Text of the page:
Hello Bengt and Linda, I'm running a GGMM where latent trajectory classes predict a distal outcome. My question is: is it possible to include more than one distal outcome, whereby one distal continuous outcome interacts with latent class membership to influence an even more distal continuous outcome? If this is possible, how does one specify this in the model command? Thanks.
Thank you Bengt and Linda, for your helpful advice on running a GGMM model with an interaction between latent class membership and a distal categorical outcome (u1), as it influences a second distal continuous outcome (u2).
However, I'm having trouble getting the model to run when I include the u2 ON u1 relationship in each class. My model statements (with error message) are:
I am trying to include a continous distal outcome in a growth mixture model. Could you let me know what is mplus commands/ways to do that? I found an example for a categorical distal outcome but can't find one for a continous one. Thanks.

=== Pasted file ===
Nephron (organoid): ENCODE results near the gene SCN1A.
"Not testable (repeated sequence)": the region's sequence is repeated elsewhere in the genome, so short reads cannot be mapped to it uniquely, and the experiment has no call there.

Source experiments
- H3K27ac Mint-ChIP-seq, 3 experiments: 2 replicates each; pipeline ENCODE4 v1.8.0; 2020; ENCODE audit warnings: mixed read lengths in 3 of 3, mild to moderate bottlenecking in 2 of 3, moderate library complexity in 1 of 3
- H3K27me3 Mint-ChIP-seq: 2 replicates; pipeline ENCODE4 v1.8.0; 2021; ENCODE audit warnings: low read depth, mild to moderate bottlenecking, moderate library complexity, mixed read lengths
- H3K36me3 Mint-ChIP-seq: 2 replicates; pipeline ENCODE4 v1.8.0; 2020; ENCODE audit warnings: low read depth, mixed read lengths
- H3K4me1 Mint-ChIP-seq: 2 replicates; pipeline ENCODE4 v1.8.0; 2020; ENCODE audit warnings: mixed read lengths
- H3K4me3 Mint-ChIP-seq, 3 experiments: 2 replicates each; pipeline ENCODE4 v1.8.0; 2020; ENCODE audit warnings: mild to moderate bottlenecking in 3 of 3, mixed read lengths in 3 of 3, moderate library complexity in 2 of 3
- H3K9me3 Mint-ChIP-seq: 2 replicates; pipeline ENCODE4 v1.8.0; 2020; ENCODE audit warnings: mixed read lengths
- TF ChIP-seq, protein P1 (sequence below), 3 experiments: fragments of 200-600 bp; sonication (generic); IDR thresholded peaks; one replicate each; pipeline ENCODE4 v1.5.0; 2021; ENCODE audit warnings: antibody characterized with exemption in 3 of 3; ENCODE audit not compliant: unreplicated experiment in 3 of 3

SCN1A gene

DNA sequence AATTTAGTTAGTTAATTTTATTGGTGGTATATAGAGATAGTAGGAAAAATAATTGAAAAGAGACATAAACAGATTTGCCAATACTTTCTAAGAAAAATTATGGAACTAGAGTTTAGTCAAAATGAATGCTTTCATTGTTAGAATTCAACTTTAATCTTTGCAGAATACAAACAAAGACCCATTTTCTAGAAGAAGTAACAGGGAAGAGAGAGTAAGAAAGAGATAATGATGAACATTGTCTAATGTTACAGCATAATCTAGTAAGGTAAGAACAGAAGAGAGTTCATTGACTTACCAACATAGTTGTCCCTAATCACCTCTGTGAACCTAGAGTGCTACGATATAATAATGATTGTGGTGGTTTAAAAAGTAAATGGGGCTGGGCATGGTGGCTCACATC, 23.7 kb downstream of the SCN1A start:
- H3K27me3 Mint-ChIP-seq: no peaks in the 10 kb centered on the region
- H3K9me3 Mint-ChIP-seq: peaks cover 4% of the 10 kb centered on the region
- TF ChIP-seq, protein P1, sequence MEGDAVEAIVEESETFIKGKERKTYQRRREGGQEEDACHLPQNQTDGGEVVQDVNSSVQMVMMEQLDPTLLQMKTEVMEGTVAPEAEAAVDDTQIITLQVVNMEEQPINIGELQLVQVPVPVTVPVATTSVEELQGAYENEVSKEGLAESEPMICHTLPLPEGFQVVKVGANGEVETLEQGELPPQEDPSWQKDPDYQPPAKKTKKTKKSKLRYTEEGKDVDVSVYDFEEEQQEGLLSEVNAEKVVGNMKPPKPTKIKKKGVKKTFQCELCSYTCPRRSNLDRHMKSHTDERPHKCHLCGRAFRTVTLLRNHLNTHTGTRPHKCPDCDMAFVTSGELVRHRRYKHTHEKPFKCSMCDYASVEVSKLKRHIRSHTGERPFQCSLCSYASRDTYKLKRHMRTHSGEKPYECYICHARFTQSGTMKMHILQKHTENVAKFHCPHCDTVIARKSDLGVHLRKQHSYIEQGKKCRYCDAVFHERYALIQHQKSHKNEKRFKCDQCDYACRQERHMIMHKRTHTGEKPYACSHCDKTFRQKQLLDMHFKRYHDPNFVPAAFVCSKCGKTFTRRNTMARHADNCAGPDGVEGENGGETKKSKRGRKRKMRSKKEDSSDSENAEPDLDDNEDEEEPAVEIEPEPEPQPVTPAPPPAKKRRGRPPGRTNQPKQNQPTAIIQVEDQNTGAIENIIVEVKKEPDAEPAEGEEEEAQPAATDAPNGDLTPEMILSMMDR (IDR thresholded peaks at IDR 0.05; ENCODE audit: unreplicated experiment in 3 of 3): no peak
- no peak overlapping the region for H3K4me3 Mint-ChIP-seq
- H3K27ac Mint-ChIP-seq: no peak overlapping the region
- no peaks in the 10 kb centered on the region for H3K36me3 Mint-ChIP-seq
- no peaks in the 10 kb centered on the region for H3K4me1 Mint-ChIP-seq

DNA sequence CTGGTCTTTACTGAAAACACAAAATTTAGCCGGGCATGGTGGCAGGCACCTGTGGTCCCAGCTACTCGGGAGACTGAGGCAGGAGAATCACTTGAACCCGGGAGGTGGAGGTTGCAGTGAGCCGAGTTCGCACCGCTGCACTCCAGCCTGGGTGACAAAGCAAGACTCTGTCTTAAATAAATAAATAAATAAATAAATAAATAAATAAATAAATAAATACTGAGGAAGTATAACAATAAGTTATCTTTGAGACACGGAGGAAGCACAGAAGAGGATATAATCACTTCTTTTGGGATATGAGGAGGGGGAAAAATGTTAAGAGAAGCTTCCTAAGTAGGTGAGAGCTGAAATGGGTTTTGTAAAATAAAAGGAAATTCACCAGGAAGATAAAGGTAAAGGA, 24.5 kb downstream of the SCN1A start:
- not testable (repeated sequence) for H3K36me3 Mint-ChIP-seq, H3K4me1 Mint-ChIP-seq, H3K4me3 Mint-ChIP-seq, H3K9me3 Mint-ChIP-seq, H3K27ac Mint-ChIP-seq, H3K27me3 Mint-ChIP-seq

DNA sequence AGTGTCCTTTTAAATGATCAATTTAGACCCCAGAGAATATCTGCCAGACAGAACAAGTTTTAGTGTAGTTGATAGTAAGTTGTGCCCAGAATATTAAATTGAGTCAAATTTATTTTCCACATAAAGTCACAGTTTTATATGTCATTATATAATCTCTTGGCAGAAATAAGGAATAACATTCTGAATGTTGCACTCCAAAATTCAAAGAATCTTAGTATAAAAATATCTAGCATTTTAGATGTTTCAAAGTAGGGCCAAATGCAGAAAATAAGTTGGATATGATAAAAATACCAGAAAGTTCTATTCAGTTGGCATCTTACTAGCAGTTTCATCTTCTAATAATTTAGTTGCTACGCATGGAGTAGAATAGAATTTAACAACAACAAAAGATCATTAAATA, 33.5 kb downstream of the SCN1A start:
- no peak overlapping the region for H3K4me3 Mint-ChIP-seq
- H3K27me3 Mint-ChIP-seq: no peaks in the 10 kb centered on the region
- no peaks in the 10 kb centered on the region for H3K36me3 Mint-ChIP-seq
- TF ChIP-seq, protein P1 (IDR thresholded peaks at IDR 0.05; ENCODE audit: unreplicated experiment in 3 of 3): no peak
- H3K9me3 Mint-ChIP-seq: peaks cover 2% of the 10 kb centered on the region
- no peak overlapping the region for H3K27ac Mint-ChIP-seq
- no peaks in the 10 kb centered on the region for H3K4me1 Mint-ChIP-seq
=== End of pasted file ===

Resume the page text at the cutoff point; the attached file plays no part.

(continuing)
You do it the same way as for a categorical distal outcome. The only difference is that you don't put the variable on the CATEGORICAL list and means change across classes rather than thresholds.
Nigel posted on Thursday, November 15, 2007 - 2:58 pm
Hello A simulation study presented at the 2006 CILVR modeling conference showed including a covariate in a growth mixture model reduced power to detect the appropriate number of classes. You seem to say that the issue is not well understood rather than saying include the covariate or exclude the covariate. I'm wondering what your latest thinking on this issue is. thanks.
Have you looked at my 2004 chapter in the Kaplan handbook on our web site?
My current thinking is that one should first do the analysis without covariates as a practical matter, but then not be surprised if the class enumeration comes out differently due to adding covariates - per the example given in this chapter.
Nigel posted on Friday, November 16, 2007 - 9:18 am